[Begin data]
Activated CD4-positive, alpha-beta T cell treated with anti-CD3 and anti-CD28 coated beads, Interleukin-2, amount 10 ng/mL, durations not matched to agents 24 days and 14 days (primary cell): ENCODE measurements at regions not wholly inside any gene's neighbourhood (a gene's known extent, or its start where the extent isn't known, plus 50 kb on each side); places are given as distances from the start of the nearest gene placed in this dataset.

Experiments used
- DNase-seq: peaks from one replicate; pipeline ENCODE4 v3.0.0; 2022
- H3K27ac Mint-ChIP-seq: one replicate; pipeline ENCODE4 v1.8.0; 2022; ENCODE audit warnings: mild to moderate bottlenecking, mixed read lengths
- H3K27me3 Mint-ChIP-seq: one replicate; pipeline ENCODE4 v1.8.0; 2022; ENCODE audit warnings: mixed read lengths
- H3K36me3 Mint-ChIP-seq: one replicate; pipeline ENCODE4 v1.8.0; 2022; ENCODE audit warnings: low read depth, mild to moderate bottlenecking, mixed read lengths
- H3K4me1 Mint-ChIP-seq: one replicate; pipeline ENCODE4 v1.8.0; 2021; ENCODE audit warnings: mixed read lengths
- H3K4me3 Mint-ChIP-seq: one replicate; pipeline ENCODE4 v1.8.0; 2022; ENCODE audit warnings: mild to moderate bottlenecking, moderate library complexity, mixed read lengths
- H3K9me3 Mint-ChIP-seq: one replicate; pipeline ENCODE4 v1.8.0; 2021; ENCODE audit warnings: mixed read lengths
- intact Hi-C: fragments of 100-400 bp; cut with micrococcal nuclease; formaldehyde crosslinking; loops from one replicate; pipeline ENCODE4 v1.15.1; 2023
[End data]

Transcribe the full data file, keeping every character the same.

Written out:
Activated CD4-positive, alpha-beta T cell treated with anti-CD3 and anti-CD28 coated beads, Interleukin-2, amount 10 ng/mL, durations not matched to agents 24 days and 14 days (primary cell): ENCODE measurements at regions not wholly inside any gene's neighbourhood (a gene's known extent, or its start where the extent isn't known, plus 50 kb on each side); places are given as distances from the start of the nearest gene placed in this dataset.

Experiments used
- DNase-seq: peaks from one replicate; pipeline ENCODE4 v3.0.0; 2022
- H3K27ac Mint-ChIP-seq: one replicate; pipeline ENCODE4 v1.8.0; 2022; ENCODE audit warnings: mild to moderate bottlenecking, mixed read lengths
- H3K27me3 Mint-ChIP-seq: one replicate; pipeline ENCODE4 v1.8.0; 2022; ENCODE audit warnings: mixed read lengths
- H3K36me3 Mint-ChIP-seq: one replicate; pipeline ENCODE4 v1.8.0; 2022; ENCODE audit warnings: low read depth, mild to moderate bottlenecking, mixed read lengths
- H3K4me1 Mint-ChIP-seq: one replicate; pipeline ENCODE4 v1.8.0; 2021; ENCODE audit warnings: mixed read lengths
- H3K4me3 Mint-ChIP-seq: one replicate; pipeline ENCODE4 v1.8.0; 2022; ENCODE audit warnings: mild to moderate bottlenecking, moderate library complexity, mixed read lengths
- H3K9me3 Mint-ChIP-seq: one replicate; pipeline ENCODE4 v1.8.0; 2021; ENCODE audit warnings: mixed read lengths
- intact Hi-C: fragments of 100-400 bp; cut with micrococcal nuclease; formaldehyde crosslinking; loops from one replicate; pipeline ENCODE4 v1.15.1; 2023